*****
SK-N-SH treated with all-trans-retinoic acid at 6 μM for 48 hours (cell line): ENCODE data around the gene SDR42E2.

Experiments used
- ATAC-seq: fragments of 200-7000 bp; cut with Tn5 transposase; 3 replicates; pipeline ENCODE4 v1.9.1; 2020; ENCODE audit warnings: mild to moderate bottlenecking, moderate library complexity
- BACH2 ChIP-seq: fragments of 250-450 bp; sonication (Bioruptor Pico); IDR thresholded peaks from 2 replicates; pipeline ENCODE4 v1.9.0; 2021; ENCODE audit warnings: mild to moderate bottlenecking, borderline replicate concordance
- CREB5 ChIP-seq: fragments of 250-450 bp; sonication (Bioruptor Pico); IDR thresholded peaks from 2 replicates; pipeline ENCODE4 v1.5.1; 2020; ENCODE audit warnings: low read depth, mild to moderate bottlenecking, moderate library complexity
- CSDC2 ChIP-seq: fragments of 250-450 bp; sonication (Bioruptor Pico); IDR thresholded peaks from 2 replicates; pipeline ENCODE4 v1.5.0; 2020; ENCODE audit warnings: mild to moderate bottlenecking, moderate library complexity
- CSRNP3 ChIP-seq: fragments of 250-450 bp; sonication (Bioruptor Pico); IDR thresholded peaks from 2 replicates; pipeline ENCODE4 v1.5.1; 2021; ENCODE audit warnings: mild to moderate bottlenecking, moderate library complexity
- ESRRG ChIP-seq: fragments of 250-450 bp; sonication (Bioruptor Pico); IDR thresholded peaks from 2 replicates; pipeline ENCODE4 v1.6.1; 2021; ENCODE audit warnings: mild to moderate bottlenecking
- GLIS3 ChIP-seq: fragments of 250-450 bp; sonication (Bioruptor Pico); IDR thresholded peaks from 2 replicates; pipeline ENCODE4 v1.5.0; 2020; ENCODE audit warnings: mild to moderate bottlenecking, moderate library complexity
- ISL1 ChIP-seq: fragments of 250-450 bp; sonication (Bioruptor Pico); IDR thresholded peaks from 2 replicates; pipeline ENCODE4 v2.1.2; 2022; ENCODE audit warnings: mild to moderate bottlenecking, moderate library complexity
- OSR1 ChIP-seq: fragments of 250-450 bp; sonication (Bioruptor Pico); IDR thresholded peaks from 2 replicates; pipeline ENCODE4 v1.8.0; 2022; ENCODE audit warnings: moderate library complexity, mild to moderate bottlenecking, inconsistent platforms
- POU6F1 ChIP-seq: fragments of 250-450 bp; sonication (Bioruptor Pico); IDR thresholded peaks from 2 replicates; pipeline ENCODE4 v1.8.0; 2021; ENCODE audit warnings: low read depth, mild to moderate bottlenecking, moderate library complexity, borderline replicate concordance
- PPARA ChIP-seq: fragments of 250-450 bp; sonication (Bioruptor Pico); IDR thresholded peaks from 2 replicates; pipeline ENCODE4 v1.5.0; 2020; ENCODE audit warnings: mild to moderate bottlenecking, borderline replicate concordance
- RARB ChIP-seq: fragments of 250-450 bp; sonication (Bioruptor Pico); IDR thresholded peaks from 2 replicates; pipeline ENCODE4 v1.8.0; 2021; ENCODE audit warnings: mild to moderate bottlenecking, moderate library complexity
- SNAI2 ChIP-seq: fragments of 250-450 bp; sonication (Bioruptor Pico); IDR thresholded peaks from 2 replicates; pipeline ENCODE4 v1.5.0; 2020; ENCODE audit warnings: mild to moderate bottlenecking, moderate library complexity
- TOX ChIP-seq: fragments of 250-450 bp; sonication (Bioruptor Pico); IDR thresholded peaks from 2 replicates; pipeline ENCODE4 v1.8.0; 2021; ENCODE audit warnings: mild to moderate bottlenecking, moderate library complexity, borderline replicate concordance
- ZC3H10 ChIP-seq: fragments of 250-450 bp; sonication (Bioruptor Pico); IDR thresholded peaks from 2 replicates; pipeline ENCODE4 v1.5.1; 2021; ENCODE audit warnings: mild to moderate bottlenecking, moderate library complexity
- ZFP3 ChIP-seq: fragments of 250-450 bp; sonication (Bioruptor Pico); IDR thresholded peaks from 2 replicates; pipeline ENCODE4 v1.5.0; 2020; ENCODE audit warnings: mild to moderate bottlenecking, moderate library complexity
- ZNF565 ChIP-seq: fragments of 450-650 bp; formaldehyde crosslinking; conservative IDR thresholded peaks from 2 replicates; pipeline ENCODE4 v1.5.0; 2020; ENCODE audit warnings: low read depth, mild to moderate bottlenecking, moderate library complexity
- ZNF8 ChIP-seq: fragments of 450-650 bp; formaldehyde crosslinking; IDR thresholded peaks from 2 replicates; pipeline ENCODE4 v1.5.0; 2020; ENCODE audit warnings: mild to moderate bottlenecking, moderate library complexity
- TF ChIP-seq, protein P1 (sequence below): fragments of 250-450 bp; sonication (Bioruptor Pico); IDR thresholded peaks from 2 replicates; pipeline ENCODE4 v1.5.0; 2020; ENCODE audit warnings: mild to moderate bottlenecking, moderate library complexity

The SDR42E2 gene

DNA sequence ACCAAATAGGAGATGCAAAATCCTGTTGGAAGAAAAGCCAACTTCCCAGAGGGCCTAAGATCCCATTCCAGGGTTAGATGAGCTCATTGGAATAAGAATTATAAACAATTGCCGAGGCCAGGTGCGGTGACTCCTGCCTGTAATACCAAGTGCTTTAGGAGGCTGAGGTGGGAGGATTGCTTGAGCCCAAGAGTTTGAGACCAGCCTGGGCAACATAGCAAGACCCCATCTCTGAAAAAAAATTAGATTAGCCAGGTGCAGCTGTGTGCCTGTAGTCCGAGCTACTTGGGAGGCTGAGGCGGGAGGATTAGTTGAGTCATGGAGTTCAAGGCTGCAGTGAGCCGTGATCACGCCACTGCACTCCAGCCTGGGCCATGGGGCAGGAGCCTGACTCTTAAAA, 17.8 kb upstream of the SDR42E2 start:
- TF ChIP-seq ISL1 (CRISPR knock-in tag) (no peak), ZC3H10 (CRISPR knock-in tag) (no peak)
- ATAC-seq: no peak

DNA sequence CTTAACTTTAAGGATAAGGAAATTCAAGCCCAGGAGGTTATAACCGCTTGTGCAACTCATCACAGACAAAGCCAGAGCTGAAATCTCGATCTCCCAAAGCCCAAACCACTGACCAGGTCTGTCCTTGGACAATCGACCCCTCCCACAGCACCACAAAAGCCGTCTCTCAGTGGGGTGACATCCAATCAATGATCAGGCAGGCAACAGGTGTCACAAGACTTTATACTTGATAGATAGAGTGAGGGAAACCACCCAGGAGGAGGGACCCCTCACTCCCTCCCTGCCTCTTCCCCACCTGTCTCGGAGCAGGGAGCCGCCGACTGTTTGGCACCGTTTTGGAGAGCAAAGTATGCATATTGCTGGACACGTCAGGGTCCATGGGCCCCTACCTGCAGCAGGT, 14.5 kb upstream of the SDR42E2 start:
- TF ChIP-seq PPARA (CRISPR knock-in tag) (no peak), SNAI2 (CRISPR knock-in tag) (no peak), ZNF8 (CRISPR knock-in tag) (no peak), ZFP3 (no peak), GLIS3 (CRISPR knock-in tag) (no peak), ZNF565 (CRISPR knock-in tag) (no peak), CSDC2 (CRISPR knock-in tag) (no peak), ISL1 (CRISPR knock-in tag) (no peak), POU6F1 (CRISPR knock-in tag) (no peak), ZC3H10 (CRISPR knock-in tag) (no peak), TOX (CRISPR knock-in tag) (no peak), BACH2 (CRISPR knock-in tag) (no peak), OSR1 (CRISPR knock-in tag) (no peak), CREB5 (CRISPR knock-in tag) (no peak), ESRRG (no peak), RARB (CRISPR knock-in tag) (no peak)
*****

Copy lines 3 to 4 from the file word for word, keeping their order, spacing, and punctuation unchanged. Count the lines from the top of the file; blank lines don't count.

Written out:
- ATAC-seq: fragments of 200-7000 bp; cut with Tn5 transposase; 3 replicates; pipeline ENCODE4 v1.9.1; 2020; ENCODE audit warnings: mild to moderate bottlenecking, moderate library complexity
- BACH2 ChIP-seq: fragments of 250-450 bp; sonication (Bioruptor Pico); IDR thresholded peaks from 2 replicates; pipeline ENCODE4 v1.9.0; 2021; ENCODE audit warnings: mild to moderate bottlenecking, borderline replicate concordance